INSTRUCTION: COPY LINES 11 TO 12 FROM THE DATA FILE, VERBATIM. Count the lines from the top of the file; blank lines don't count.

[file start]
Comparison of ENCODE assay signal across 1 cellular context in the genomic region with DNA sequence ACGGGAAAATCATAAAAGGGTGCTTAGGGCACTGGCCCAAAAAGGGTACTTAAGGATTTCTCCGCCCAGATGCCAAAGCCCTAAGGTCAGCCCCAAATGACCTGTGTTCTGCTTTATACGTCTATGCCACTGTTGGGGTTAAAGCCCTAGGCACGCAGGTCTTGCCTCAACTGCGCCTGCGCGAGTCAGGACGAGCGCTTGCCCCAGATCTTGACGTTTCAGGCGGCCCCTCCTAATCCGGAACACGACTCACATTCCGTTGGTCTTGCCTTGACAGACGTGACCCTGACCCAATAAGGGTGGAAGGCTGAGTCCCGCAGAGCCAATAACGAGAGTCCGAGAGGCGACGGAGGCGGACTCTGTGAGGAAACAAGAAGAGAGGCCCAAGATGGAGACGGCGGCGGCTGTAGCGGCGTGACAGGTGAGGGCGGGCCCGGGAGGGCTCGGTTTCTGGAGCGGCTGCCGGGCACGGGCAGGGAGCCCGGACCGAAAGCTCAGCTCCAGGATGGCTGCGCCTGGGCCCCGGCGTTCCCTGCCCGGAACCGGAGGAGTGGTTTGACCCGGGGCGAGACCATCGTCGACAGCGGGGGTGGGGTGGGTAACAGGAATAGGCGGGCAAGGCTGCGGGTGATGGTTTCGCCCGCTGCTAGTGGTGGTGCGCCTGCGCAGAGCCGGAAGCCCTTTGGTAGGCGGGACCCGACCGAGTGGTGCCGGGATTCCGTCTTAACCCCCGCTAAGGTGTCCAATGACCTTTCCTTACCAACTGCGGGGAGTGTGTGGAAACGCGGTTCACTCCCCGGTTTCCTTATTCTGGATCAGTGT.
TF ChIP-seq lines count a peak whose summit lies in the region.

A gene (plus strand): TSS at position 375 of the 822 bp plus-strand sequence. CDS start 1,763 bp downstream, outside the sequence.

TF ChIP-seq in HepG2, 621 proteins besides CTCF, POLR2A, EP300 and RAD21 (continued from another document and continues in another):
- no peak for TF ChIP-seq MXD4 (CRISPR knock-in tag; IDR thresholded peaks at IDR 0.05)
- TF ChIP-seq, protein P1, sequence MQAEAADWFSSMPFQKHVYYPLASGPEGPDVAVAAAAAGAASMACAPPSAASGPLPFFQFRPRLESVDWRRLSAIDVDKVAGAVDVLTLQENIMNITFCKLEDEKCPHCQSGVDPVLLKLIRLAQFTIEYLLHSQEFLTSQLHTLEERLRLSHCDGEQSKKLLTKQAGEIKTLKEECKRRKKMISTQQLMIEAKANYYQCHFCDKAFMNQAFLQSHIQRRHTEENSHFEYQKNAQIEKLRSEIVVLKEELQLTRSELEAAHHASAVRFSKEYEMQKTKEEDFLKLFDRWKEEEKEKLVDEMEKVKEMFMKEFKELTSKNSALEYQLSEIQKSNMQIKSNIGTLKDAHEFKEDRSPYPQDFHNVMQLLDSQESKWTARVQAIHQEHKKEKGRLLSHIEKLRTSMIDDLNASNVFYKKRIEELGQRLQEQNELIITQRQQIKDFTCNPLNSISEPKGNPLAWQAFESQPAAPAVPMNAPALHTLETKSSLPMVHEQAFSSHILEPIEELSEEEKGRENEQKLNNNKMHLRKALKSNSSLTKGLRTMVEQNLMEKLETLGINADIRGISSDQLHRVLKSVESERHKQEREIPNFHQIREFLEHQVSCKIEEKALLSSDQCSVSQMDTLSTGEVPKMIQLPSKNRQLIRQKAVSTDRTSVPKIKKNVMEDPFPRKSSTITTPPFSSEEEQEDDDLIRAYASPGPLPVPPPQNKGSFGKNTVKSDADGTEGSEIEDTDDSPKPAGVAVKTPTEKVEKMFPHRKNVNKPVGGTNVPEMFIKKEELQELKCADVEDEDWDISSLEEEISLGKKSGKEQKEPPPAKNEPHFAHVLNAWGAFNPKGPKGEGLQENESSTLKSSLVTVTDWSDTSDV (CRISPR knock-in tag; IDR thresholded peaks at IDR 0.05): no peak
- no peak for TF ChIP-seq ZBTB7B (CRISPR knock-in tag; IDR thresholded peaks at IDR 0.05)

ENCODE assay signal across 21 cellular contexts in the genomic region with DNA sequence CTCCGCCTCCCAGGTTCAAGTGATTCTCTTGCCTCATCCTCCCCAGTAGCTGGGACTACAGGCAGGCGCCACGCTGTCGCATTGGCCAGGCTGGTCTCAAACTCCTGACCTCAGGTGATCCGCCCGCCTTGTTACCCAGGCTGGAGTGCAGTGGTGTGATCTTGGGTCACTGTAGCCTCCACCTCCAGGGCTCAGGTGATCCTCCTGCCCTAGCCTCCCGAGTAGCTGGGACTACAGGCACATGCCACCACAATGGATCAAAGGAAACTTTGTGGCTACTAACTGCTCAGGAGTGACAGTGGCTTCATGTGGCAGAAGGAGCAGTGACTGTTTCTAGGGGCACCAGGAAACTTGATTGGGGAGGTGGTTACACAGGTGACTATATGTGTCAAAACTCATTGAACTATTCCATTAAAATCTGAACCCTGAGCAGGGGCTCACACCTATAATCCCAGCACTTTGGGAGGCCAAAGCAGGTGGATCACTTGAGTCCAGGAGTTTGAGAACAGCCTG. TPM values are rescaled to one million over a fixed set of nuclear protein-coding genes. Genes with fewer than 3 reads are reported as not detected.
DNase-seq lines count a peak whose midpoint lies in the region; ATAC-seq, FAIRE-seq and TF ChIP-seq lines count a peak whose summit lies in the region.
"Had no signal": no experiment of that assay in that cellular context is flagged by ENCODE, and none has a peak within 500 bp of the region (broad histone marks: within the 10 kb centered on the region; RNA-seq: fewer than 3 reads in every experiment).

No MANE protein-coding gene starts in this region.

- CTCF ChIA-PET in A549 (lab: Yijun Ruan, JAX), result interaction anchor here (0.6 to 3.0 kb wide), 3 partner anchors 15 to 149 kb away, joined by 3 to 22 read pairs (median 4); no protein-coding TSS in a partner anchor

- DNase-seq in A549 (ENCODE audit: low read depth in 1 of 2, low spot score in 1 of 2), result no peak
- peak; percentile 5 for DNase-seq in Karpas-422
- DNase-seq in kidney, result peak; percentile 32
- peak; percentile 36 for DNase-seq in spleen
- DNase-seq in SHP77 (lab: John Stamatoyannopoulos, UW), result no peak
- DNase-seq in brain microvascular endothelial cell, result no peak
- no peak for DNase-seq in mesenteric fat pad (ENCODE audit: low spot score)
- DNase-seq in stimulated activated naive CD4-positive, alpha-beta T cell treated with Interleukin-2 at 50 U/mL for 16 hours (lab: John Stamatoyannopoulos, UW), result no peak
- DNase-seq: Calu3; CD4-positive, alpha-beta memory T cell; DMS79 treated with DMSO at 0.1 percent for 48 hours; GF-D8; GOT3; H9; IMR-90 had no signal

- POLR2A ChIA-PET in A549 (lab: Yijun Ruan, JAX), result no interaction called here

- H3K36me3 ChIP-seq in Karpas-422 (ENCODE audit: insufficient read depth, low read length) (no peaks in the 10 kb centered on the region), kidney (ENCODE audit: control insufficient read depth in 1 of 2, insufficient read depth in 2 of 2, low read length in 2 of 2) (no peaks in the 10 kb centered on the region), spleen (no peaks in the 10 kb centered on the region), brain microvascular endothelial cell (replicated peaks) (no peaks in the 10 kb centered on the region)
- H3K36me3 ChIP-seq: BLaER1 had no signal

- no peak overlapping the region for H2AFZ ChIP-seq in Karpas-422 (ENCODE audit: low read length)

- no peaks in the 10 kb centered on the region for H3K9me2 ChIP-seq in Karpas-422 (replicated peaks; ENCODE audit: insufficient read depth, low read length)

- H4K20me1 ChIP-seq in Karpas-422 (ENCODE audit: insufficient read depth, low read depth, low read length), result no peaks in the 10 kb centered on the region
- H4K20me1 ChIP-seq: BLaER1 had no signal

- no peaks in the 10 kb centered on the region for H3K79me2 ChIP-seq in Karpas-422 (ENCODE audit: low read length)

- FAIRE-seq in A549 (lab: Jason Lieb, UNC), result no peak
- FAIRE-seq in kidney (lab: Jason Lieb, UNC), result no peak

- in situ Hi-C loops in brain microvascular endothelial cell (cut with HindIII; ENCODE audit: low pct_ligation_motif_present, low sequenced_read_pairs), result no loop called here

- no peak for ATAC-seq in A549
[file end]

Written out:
No MANE protein-coding gene starts in this region.

- CTCF ChIA-PET in A549 (lab: Yijun Ruan, JAX), result interaction anchor here (0.6 to 3.0 kb wide), 3 partner anchors 15 to 149 kb away, joined by 3 to 22 read pairs (median 4); no protein-coding TSS in a partner anchor